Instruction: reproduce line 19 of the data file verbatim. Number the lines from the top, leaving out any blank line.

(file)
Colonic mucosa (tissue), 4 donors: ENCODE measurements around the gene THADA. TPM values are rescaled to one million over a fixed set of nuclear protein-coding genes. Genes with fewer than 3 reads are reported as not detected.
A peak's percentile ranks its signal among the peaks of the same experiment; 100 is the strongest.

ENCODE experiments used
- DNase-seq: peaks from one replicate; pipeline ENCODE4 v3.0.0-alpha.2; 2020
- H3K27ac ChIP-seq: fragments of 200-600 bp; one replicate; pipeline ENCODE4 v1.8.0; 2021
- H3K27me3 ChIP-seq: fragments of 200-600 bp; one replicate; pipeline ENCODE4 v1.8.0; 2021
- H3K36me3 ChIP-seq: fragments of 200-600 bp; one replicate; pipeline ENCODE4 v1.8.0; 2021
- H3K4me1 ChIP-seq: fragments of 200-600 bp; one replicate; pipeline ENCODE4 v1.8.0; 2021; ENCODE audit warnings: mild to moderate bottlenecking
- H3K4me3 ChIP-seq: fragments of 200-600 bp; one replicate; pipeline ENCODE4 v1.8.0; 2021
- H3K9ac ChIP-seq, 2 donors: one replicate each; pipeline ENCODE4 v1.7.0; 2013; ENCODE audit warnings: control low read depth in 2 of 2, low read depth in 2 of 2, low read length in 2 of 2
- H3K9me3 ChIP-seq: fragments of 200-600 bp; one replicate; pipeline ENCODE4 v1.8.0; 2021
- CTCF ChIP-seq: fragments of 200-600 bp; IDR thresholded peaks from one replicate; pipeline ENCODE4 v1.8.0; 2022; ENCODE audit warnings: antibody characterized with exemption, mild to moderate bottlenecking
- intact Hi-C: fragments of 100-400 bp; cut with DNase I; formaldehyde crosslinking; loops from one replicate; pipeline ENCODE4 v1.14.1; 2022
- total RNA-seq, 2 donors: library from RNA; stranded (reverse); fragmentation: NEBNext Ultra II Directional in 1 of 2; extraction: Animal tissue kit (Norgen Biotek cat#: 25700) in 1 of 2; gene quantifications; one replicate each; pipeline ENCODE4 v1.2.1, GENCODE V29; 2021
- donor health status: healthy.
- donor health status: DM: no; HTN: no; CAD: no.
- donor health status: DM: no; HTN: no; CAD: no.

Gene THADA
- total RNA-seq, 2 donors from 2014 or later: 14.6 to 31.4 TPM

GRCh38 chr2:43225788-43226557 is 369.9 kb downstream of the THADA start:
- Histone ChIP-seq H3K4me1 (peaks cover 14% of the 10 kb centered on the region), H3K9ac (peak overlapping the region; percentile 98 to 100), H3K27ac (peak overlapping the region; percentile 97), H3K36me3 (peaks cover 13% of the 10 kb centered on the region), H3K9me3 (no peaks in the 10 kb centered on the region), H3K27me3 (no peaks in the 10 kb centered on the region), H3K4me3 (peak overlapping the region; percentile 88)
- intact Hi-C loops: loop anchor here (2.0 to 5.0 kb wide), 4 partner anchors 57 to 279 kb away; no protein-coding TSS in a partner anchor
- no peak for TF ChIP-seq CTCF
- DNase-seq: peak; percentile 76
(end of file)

- total RNA-seq, 2 donors from 2014 or later: 14.6 to 31.4 TPM